Will next year’s M&A boom be even bigger?

Recent economic news seems p to bear out the charge that the poor are getting poorer and the rich richer. If this is so, regardless of whether the news is welcome or not, it will certainly cause an upswing in M&A. Why? Because the wealthiest entrepreneurs and companies will have more money for acquisitions, and the lower purchasing power of the majority of people will increase pressure for lower prices, which only larger of economies of scale will be is able to satisfy. It’s a rather ominous thought, but consider the data before rejecting the conclusion.

The census bureau has reported that median family income has declined more than 7% from $39,800 in 1989 to $37.000 in 1993. We published a chart showing the change in median family income from 1981 through 1993 on page 7517. The recent recession caused a loss of many jobs as companies downsized to cope with declining sales. A few weeks ago, the New York Times reported that more jobs are being created now, but other statistics show that while the higher level jobs still pay premium rates, most of the jobs being created are lower-level, and are paying less than before.

On the other hand, people whose earnings are in the top 20% of the pay brackets are getting a 1.3% greater share of the nation’s total earnings, from 4.9% 48.2%. Also, the recent statistics on the third quarter shows an unusual and unexpected increase in corporate earnings. This is the second straight quarter that earnings have increased by 45% over the same quarter a year ago. The chart on the front page shows the percentages of increased earnings in the ten best and worst industries versus last years 3rd quarter. It’s interesting to note that the quarter was so good, only 9 industries actually lost ground. One of the biggest factors contributing to the rise is lower wage costs. Unit wage costs, which is the total labor cost to produce an individual product, are at the lowest percentage of increase since the early 1960’s. The prices charged for those goods has increased more than the wages, so business enjoyed a windfall in earnings. While many expect this to change soon, as competition for labor raises the pay rates, don’t forget that demographic changes have created a huge labor pool out there. While unemployment is said to be low, what actually seems to be going on is that many people are underemployed; there are more people wanting jobs than there are jobs to be had. If so, this will have a deterring effect on wage increases.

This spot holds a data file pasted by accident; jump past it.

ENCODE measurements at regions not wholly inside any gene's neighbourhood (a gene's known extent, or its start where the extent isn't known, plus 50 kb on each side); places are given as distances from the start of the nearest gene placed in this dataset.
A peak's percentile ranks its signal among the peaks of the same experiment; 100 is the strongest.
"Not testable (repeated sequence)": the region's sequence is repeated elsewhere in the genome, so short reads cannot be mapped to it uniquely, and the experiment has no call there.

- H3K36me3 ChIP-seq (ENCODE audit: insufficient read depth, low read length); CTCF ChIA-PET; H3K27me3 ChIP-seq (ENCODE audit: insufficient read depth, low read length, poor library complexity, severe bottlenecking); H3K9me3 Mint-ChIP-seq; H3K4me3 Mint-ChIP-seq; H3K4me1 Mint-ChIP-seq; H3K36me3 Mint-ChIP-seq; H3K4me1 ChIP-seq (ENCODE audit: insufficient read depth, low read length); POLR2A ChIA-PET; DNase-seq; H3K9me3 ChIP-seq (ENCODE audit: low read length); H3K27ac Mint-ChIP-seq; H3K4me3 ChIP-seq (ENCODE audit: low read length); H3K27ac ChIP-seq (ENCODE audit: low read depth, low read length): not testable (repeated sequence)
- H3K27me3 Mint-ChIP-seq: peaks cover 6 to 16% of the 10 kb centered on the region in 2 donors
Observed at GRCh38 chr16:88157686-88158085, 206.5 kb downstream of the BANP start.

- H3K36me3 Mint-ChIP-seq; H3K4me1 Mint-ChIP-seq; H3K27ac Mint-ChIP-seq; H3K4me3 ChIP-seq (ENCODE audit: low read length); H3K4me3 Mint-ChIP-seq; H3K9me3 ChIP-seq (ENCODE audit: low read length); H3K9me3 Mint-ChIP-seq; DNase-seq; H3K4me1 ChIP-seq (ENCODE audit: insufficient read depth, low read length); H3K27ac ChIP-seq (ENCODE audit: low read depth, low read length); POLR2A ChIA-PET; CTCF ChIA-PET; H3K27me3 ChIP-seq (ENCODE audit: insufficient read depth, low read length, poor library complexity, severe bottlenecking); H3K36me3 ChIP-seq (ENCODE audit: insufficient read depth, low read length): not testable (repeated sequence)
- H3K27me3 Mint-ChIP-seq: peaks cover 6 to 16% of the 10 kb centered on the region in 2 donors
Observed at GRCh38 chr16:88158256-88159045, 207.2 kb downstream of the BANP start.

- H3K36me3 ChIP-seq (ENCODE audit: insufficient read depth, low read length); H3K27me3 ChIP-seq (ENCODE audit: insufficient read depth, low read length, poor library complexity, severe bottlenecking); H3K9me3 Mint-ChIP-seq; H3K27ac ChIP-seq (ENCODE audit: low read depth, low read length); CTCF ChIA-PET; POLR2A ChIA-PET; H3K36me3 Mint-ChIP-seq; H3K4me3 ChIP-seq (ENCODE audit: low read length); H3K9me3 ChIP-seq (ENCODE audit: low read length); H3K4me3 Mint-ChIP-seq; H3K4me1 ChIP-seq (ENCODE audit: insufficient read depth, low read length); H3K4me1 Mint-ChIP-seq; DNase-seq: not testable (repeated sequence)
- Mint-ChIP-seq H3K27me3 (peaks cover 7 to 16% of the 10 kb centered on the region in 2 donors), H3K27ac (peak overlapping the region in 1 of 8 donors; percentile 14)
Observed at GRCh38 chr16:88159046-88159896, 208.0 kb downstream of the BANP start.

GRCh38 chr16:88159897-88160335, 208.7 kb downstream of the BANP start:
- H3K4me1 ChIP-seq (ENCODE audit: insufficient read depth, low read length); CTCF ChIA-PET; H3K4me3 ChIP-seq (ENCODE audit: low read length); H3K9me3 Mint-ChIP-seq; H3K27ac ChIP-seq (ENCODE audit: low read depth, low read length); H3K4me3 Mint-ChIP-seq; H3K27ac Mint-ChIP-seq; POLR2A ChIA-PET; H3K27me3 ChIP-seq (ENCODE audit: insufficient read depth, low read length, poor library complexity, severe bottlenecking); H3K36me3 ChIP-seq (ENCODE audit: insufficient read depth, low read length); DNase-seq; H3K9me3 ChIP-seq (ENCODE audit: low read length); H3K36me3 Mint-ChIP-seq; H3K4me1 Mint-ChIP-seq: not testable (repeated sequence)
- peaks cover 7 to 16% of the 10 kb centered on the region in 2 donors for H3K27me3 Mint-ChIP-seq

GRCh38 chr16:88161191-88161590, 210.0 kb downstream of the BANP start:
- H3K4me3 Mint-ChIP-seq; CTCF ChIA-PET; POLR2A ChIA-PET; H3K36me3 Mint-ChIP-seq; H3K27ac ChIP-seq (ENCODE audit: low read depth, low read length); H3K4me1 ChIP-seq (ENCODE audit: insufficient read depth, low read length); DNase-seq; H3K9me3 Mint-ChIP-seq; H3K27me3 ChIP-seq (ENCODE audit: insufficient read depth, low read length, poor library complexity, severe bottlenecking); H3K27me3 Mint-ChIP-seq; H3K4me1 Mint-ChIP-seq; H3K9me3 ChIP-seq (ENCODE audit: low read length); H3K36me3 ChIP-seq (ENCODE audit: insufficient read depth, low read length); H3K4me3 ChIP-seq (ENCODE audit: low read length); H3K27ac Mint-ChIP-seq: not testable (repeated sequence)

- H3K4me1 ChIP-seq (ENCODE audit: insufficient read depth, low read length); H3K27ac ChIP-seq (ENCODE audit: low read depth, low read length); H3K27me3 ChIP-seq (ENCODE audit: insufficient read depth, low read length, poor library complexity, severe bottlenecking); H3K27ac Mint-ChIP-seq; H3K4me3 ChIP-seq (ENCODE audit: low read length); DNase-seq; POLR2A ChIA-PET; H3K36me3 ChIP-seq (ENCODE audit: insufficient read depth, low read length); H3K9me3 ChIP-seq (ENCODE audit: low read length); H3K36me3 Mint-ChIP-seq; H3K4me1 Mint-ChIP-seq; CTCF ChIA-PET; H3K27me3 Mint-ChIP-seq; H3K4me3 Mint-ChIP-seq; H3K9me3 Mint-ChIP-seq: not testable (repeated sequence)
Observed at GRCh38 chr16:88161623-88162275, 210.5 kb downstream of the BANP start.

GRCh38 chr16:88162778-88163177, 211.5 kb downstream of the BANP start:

This all adds up to the poor getting poorer and the rich richer, which means M&A will be up next year, too. The only way for business to continue to sell to consumers will be to do so at lower prices. As sales stall and the market shifts to lower cost and discount retailers, we’ll see pressure brought to find every possible economy of scale. We’re already seeing this trend with Wal-Mart. It will continue and increase. That will make the upcoming boom in M&A bigger than any we’ve seen in the past.

Copyright Quality Services Company Nov 14, 1994

Provided by ProQuest Information and Learning Company. All rights Reserved

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